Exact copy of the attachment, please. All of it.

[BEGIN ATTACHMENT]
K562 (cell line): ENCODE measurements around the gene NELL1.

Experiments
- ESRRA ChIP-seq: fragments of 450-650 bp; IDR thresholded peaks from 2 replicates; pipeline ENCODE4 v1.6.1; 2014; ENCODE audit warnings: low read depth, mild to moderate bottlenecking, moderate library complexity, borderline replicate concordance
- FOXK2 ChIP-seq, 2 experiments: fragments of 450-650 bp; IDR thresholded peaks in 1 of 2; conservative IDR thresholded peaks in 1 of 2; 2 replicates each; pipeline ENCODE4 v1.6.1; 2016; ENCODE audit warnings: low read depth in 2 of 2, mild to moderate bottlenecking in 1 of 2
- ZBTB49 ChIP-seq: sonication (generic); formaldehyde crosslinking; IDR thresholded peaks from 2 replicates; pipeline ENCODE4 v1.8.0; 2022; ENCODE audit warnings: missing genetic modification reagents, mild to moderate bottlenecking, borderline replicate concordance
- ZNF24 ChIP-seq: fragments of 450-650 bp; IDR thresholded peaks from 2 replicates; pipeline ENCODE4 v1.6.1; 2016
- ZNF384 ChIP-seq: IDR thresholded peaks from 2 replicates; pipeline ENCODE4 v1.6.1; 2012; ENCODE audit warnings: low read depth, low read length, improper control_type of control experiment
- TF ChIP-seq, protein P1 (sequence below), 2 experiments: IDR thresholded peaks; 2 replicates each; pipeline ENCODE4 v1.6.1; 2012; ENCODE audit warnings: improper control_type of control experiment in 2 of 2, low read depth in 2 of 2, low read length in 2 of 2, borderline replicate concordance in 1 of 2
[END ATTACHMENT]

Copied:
K562 (cell line): ENCODE measurements around the gene NELL1.

Experiments
- ESRRA ChIP-seq: fragments of 450-650 bp; IDR thresholded peaks from 2 replicates; pipeline ENCODE4 v1.6.1; 2014; ENCODE audit warnings: low read depth, mild to moderate bottlenecking, moderate library complexity, borderline replicate concordance
- FOXK2 ChIP-seq, 2 experiments: fragments of 450-650 bp; IDR thresholded peaks in 1 of 2; conservative IDR thresholded peaks in 1 of 2; 2 replicates each; pipeline ENCODE4 v1.6.1; 2016; ENCODE audit warnings: low read depth in 2 of 2, mild to moderate bottlenecking in 1 of 2
- ZBTB49 ChIP-seq: sonication (generic); formaldehyde crosslinking; IDR thresholded peaks from 2 replicates; pipeline ENCODE4 v1.8.0; 2022; ENCODE audit warnings: missing genetic modification reagents, mild to moderate bottlenecking, borderline replicate concordance
- ZNF24 ChIP-seq: fragments of 450-650 bp; IDR thresholded peaks from 2 replicates; pipeline ENCODE4 v1.6.1; 2016
- ZNF384 ChIP-seq: IDR thresholded peaks from 2 replicates; pipeline ENCODE4 v1.6.1; 2012; ENCODE audit warnings: low read depth, low read length, improper control_type of control experiment
- TF ChIP-seq, protein P1 (sequence below), 2 experiments: IDR thresholded peaks; 2 replicates each; pipeline ENCODE4 v1.6.1; 2012; ENCODE audit warnings: improper control_type of control experiment in 2 of 2, low read depth in 2 of 2, low read length in 2 of 2, borderline replicate concordance in 1 of 2